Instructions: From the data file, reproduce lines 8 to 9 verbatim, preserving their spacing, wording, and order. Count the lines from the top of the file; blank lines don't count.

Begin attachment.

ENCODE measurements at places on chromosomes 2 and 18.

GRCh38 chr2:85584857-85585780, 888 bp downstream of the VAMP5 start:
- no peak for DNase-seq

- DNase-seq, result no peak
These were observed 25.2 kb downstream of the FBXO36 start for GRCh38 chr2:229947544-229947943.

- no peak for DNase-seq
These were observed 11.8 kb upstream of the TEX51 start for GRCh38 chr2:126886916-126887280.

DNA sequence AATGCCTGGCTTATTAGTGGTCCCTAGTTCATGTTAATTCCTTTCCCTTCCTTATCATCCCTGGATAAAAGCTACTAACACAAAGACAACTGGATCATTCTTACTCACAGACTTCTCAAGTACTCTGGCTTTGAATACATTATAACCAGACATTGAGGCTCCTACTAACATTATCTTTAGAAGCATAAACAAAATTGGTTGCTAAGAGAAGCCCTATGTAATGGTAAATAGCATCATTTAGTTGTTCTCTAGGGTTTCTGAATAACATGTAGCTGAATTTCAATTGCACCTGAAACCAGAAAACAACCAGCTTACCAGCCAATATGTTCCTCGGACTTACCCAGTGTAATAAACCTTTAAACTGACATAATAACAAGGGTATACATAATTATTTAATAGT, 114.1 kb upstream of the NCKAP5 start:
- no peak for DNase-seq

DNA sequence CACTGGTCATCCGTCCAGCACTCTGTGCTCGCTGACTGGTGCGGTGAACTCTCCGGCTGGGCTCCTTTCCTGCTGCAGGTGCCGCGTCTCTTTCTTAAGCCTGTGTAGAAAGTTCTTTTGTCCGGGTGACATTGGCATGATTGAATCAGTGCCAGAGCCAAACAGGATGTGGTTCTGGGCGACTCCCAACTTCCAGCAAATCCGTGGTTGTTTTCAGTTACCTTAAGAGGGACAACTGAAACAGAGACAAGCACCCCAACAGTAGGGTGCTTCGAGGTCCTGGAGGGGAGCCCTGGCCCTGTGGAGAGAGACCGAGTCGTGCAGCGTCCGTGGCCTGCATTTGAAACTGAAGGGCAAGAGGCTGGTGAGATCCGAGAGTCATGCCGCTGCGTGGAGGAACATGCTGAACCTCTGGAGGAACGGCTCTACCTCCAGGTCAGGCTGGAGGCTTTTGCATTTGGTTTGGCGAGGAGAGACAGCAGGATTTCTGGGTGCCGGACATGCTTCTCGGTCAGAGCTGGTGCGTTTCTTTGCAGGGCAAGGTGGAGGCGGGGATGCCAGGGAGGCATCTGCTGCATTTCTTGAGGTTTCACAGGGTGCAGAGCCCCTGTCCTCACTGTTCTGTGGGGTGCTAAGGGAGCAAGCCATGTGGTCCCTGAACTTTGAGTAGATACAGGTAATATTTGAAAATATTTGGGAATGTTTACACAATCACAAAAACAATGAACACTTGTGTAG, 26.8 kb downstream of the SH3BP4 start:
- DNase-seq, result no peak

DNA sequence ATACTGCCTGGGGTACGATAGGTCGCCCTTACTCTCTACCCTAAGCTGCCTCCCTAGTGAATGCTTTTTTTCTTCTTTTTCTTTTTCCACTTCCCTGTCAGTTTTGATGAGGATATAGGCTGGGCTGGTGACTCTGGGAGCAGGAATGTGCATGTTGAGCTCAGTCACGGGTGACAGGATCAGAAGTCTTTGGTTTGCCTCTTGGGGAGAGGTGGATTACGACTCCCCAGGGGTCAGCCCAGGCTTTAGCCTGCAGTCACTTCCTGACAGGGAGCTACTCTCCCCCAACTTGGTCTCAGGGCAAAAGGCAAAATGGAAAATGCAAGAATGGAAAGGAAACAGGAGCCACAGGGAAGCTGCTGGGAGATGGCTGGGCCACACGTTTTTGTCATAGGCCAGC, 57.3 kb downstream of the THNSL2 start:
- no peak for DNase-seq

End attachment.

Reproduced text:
DNA sequence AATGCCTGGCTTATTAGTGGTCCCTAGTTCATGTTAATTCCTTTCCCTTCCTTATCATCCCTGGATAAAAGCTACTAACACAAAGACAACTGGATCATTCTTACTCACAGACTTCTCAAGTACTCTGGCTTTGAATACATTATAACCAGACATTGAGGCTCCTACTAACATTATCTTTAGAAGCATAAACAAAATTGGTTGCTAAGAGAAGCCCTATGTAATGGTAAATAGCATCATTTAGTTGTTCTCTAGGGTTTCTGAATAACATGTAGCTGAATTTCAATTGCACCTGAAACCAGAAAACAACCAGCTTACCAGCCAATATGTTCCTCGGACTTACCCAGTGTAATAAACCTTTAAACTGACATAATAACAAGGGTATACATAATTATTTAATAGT, 114.1 kb upstream of the NCKAP5 start:
- no peak for DNase-seq